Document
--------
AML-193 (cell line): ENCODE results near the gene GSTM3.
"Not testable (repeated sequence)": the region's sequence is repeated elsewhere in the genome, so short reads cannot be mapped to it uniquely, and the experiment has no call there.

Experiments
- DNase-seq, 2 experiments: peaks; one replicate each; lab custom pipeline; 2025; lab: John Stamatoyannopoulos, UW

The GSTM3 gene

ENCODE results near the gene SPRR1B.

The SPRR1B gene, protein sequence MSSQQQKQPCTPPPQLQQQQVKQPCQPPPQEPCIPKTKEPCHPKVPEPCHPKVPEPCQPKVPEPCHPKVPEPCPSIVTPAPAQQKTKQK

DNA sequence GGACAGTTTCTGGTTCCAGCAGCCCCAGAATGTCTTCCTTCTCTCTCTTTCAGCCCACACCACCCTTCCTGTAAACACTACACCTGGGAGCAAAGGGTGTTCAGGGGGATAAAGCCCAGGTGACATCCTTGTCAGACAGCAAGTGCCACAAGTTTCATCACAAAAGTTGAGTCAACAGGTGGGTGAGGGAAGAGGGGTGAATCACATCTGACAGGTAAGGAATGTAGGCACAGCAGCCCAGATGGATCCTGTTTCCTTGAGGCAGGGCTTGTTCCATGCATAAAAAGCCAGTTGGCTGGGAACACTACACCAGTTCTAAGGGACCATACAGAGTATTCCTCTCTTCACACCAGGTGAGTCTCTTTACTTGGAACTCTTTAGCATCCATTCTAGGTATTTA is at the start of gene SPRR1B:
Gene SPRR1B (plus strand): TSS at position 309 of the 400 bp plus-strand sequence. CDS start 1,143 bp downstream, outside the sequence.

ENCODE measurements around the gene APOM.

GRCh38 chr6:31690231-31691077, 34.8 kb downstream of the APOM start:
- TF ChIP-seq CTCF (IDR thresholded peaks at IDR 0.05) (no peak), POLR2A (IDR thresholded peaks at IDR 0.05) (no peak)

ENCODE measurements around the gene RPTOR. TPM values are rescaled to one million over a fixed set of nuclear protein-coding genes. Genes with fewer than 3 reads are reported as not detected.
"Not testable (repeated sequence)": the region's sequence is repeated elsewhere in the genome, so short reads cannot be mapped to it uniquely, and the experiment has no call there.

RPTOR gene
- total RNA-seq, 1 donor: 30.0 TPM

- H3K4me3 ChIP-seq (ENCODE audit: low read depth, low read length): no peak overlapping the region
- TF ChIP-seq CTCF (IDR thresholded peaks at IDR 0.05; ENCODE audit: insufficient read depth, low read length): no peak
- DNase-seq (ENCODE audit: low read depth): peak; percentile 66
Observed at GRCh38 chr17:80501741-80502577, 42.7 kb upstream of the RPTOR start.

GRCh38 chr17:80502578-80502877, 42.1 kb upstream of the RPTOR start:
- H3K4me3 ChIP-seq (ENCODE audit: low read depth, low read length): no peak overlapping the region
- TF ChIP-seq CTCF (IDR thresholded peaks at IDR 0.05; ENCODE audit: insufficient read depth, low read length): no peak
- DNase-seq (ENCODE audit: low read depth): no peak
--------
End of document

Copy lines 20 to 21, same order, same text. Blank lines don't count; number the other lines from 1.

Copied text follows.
Observed at GRCh38 chr17:80501741-80502577, 42.7 kb upstream of the RPTOR start.

GRCh38 chr17:80502578-80502877, 42.1 kb upstream of the RPTOR start: